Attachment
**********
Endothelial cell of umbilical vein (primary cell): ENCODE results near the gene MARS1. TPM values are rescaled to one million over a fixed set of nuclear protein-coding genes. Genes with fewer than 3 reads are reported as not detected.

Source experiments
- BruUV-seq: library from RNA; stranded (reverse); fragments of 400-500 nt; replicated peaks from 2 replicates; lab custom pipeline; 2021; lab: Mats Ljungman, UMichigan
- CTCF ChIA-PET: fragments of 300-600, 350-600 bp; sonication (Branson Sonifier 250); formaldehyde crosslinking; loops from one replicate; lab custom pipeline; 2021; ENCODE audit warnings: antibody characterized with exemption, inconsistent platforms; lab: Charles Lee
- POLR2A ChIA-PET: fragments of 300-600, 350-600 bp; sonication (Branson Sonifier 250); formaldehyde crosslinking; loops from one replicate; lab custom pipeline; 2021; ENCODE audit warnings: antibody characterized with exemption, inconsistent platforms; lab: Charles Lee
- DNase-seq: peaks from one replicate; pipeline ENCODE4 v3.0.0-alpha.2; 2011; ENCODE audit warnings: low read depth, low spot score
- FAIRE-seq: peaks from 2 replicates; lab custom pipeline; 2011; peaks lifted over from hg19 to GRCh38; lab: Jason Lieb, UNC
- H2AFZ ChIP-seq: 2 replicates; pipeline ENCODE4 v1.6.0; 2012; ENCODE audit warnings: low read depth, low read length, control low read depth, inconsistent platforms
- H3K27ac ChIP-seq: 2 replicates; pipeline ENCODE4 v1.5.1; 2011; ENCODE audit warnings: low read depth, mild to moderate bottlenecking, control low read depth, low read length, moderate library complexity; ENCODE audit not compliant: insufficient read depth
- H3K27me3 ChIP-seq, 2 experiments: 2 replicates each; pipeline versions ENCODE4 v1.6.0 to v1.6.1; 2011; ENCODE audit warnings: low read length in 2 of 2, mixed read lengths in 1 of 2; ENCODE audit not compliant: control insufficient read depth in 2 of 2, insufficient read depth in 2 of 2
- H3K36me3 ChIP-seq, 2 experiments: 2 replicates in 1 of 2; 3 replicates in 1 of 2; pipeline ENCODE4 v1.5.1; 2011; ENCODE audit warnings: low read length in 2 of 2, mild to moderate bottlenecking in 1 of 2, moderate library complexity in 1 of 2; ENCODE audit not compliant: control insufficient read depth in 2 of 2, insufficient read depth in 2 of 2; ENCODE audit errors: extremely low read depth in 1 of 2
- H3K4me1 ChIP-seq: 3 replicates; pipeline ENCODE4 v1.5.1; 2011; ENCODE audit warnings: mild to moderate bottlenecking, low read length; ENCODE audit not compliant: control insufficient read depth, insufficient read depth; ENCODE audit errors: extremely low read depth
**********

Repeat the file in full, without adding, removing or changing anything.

Endothelial cell of umbilical vein (primary cell): ENCODE results near the gene MARS1. TPM values are rescaled to one million over a fixed set of nuclear protein-coding genes. Genes with fewer than 3 reads are reported as not detected.

Source experiments
- BruUV-seq: library from RNA; stranded (reverse); fragments of 400-500 nt; replicated peaks from 2 replicates; lab custom pipeline; 2021; lab: Mats Ljungman, UMichigan
- CTCF ChIA-PET: fragments of 300-600, 350-600 bp; sonication (Branson Sonifier 250); formaldehyde crosslinking; loops from one replicate; lab custom pipeline; 2021; ENCODE audit warnings: antibody characterized with exemption, inconsistent platforms; lab: Charles Lee
- POLR2A ChIA-PET: fragments of 300-600, 350-600 bp; sonication (Branson Sonifier 250); formaldehyde crosslinking; loops from one replicate; lab custom pipeline; 2021; ENCODE audit warnings: antibody characterized with exemption, inconsistent platforms; lab: Charles Lee
- DNase-seq: peaks from one replicate; pipeline ENCODE4 v3.0.0-alpha.2; 2011; ENCODE audit warnings: low read depth, low spot score
- FAIRE-seq: peaks from 2 replicates; lab custom pipeline; 2011; peaks lifted over from hg19 to GRCh38; lab: Jason Lieb, UNC
- H2AFZ ChIP-seq: 2 replicates; pipeline ENCODE4 v1.6.0; 2012; ENCODE audit warnings: low read depth, low read length, control low read depth, inconsistent platforms
- H3K27ac ChIP-seq: 2 replicates; pipeline ENCODE4 v1.5.1; 2011; ENCODE audit warnings: low read depth, mild to moderate bottlenecking, control low read depth, low read length, moderate library complexity; ENCODE audit not compliant: insufficient read depth
- H3K27me3 ChIP-seq, 2 experiments: 2 replicates each; pipeline versions ENCODE4 v1.6.0 to v1.6.1; 2011; ENCODE audit warnings: low read length in 2 of 2, mixed read lengths in 1 of 2; ENCODE audit not compliant: control insufficient read depth in 2 of 2, insufficient read depth in 2 of 2
- H3K36me3 ChIP-seq, 2 experiments: 2 replicates in 1 of 2; 3 replicates in 1 of 2; pipeline ENCODE4 v1.5.1; 2011; ENCODE audit warnings: low read length in 2 of 2, mild to moderate bottlenecking in 1 of 2, moderate library complexity in 1 of 2; ENCODE audit not compliant: control insufficient read depth in 2 of 2, insufficient read depth in 2 of 2; ENCODE audit errors: extremely low read depth in 1 of 2
- H3K4me1 ChIP-seq: 3 replicates; pipeline ENCODE4 v1.5.1; 2011; ENCODE audit warnings: mild to moderate bottlenecking, low read length; ENCODE audit not compliant: control insufficient read depth, insufficient read depth; ENCODE audit errors: extremely low read depth